One of the first deals we handled after we had an organized bond department, in 1920, was a $50 million dollar issue of l-to-3 year notes of Sears Roebuck & Co. That was the biggest deal at that time which had been financed in Chicago. And it was done on the basis of a friendship between Julius Rosenwald and Mr. Becker, even though Goldman Sachs was on the Sears Board. That was quite sensational at the time.

In 1925, June Johnston went to New York to run our office there, already established for six years. We had by that time purchased the building which we continued to occupy until December, 1955, and rented part of it to Cowen. That was the start of our eastern bond business.

In the meantime, we had some kids just out of college join us -- like McCosh, Mabie and Baird -- and Herb Schaffner, and they all started hopping bells around here. Those four fellows came in about 1919. McCosh, Baird and Mabie have never worked anywhere but A.G. Becker & Co.

Mr. Becker was very successful in both his investments and his business. When he died he owned stock in more banks in Chicago than any other man. He made his success in betting on young men, not only in the underwritings we handled, but in the banks to which we sold our merchandise. There was an period there for some 15 years or so when there were three or four times as many outlying banks as there are today. A fellow would come out of the Continental or the First and go out to an outlying section and want to start a new bank. The first person he came to see was A.G. Becker, and if A.G. Becker liked him, and had confidence in him, he always bought stock and rode with him.

Now another aspect of the business: we've had our ups and downs. We haven't always hit the ball on the nose. We've lost money on a number of companies, sometimes in great big chunks. Every time we lost money Mr. Becker said "We made a commitment and we'll go through with it." He didn't know the meaning of the word, "welsh." We have given up business on principle -- sometimes a little difficult to do -- but if Mr. Becker didn't believe that a man was 100 per cent honest and able, and particularly honest, he had no time for him.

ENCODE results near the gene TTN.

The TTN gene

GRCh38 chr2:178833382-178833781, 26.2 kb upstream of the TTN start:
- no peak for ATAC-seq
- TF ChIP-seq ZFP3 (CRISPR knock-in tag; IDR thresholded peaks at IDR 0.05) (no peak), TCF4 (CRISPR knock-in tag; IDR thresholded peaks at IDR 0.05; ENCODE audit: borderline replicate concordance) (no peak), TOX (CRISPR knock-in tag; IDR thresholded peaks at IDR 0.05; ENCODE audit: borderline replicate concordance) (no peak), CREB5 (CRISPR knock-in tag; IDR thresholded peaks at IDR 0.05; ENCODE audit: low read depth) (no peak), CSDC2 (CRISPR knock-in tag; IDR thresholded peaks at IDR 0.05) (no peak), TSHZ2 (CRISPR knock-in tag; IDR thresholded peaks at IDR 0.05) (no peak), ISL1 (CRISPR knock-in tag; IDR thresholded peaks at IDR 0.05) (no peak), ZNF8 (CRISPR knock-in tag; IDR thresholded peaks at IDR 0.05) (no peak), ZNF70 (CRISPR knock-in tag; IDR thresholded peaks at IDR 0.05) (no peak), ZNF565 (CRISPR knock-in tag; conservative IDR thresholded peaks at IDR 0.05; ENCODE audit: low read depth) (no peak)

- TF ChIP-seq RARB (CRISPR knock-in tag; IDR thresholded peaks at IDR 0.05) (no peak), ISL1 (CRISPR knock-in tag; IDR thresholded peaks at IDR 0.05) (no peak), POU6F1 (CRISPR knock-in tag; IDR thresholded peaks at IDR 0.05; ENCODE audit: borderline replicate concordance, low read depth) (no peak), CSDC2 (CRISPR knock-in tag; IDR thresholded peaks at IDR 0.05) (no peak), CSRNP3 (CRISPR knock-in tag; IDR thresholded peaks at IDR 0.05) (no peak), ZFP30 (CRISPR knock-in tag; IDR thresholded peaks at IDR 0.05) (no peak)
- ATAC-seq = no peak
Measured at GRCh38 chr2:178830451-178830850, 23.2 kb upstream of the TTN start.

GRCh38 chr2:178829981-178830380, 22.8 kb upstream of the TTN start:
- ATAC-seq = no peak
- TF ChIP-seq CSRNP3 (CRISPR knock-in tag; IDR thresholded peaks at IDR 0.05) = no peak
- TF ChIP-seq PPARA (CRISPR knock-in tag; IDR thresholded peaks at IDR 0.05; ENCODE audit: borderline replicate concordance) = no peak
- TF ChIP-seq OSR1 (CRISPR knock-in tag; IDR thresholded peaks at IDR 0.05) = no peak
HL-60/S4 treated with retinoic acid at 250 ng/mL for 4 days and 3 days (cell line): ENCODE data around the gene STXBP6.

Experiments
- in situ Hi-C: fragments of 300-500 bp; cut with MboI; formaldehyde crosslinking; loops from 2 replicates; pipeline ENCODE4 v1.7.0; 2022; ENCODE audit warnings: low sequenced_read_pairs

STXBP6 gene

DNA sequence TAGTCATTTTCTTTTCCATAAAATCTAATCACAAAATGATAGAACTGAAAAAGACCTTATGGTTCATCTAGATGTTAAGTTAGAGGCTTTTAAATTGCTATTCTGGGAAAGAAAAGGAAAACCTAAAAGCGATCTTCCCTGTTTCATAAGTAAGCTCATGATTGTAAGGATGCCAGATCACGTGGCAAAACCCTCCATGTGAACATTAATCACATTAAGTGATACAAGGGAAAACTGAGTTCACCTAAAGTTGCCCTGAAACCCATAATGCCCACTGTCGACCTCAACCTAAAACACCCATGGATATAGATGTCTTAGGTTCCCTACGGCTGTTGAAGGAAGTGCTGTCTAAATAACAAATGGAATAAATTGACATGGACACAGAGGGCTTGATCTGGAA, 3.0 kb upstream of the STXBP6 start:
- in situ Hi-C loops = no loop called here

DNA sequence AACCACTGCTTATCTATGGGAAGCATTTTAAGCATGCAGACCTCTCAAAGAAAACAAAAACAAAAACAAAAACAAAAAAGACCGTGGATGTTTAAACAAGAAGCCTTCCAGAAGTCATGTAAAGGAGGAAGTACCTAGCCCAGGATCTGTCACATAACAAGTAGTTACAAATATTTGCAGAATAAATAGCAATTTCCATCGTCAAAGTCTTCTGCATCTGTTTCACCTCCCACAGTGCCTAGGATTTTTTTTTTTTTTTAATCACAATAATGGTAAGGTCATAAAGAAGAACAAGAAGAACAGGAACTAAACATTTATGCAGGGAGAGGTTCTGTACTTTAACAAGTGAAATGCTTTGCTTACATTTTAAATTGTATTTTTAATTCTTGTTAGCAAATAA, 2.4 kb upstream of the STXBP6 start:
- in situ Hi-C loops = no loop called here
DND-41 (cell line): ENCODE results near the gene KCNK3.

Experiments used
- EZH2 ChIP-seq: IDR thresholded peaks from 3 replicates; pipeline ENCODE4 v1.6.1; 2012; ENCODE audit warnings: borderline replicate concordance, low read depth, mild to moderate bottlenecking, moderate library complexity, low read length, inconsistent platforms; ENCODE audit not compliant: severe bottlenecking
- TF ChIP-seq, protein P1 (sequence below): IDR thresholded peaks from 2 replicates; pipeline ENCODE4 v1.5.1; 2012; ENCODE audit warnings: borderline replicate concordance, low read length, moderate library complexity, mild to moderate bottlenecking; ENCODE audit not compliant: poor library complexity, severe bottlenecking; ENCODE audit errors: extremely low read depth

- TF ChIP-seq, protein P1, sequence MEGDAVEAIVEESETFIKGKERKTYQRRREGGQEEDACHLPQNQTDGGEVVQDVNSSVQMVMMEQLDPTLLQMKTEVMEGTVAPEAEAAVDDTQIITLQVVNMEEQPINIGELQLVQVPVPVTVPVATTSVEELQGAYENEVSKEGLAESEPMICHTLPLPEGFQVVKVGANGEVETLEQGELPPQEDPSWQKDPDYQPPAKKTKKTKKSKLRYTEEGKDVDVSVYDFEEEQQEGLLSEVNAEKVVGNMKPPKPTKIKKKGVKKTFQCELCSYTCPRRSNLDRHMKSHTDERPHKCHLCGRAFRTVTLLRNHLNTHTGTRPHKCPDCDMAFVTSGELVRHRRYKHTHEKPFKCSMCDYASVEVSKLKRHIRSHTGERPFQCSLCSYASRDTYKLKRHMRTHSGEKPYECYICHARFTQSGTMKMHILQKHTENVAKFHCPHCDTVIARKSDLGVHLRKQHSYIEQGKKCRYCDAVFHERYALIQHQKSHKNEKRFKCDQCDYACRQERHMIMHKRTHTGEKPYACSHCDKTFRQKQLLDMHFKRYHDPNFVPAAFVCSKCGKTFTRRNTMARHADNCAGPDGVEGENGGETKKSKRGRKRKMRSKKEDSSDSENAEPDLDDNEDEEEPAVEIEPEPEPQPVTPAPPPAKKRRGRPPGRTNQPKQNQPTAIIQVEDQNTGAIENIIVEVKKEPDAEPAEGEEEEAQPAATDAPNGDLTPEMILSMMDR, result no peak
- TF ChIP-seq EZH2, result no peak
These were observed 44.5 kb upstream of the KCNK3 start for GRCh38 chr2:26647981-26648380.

Another thing about Mr. Becker. It is one thing to hit an oil well and pay off your debts (and that's a very creditable thing to do). But, it is quite different if you work like hell for 10 years, don't know whether you are going to get ahead or not, and still seek out people who have lost money on you, and then have the satisfaction of paying them back with interest. That single feat gave Mr. Becker a standing in banking circles both in Chicago and New York that no man has ever exceeded. That kind of a man at the head of a business could not possibly fail to infect everyone who came into this organization - he did his nephews, he did me, and he did everybody who's followed after him. And his ideals are just as much alive today in this firm as during the days when he walked in the office door. That is a wonderful thing to have said about a firm. You will find as you go around, particularly among older people, that they will give you instances of the kind of integrity that is synonymous with A.G. Becker & Co.

This has been some high spotting of the early history of A.G. Becker & Co. No firm in Chicago goes back as far as we do, although others many have fine histories as well. But there are some things about A.G. Becker & Co. that make it a unique organization. In fact, I know of no other like it. This business is the shadow of one man - Mr. Becker, who was one of the finest gentlemen it has ever been my privilege to know. I consider it a privilege to have worked for him for 10 years before he died.

Posted: December 26, 2006